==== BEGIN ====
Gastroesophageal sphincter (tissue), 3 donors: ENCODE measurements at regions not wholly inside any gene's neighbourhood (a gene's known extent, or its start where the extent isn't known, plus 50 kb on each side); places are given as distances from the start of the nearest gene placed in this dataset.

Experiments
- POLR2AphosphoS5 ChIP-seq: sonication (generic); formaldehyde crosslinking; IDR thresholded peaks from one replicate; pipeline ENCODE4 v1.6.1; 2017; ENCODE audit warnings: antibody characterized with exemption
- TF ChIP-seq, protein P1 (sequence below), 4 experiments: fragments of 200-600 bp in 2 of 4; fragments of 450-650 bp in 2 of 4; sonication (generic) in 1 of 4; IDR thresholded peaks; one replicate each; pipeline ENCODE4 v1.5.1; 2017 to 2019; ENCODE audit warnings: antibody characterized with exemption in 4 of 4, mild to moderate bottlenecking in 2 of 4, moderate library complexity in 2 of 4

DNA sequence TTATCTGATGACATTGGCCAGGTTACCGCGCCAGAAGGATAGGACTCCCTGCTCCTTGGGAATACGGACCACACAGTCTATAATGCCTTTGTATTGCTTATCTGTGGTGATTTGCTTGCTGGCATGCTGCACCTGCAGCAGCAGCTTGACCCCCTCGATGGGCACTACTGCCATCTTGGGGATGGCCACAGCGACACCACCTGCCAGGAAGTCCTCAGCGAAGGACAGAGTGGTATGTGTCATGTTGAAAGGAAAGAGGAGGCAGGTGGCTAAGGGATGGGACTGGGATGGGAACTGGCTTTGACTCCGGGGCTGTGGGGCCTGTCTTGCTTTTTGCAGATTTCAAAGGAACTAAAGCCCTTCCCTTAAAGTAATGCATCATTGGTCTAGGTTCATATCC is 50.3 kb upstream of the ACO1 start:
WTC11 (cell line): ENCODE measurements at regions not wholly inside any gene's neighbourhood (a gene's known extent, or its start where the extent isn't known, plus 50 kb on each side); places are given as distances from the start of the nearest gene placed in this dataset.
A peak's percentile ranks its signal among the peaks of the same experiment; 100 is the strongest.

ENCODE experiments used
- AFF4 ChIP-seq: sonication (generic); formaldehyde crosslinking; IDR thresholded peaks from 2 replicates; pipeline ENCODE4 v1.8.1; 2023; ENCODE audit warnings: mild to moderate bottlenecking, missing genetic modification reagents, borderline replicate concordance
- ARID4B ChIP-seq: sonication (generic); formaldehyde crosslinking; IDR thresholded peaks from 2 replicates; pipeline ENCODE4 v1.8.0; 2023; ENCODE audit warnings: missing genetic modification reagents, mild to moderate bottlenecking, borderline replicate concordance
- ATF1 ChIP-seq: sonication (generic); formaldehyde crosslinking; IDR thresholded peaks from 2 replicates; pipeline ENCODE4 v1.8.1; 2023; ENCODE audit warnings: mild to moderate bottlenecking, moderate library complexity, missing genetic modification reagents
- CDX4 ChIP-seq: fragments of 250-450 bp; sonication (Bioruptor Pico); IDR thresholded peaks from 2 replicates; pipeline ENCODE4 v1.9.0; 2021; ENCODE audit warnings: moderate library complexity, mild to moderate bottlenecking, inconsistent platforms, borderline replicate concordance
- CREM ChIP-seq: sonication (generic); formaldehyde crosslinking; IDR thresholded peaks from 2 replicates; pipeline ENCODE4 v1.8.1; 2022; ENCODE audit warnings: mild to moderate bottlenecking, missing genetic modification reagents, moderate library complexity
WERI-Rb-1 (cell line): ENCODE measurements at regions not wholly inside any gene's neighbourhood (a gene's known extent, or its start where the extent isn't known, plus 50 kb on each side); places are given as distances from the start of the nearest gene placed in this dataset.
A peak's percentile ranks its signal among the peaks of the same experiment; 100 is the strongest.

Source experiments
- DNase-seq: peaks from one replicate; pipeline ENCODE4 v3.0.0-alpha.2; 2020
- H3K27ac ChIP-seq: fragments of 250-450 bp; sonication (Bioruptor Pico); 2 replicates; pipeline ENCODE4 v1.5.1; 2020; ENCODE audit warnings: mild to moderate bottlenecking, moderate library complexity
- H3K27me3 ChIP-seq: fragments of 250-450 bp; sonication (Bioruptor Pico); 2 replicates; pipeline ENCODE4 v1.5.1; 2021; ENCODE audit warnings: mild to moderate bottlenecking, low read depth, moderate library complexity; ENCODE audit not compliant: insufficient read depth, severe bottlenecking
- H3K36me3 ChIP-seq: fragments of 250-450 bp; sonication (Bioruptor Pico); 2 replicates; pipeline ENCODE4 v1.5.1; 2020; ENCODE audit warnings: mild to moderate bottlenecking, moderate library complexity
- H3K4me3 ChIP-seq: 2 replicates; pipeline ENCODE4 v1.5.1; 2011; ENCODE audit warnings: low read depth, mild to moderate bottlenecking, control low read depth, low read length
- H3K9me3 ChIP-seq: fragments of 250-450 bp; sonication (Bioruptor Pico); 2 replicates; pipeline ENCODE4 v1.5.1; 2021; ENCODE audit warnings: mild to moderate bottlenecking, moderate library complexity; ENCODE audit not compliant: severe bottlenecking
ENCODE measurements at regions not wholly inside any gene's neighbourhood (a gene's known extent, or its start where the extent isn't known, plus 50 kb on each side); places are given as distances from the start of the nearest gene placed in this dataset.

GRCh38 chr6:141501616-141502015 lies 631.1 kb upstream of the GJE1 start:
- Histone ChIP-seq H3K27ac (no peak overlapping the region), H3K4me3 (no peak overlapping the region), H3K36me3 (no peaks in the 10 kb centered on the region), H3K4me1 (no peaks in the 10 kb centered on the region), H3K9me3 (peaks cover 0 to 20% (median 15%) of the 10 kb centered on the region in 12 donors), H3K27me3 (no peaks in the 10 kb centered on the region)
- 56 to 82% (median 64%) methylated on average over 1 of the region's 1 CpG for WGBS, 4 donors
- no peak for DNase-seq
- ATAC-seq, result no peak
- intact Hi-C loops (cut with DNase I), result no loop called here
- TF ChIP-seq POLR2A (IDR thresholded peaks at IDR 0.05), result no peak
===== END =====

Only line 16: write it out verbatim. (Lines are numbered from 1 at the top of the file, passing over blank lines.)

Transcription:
Source experiments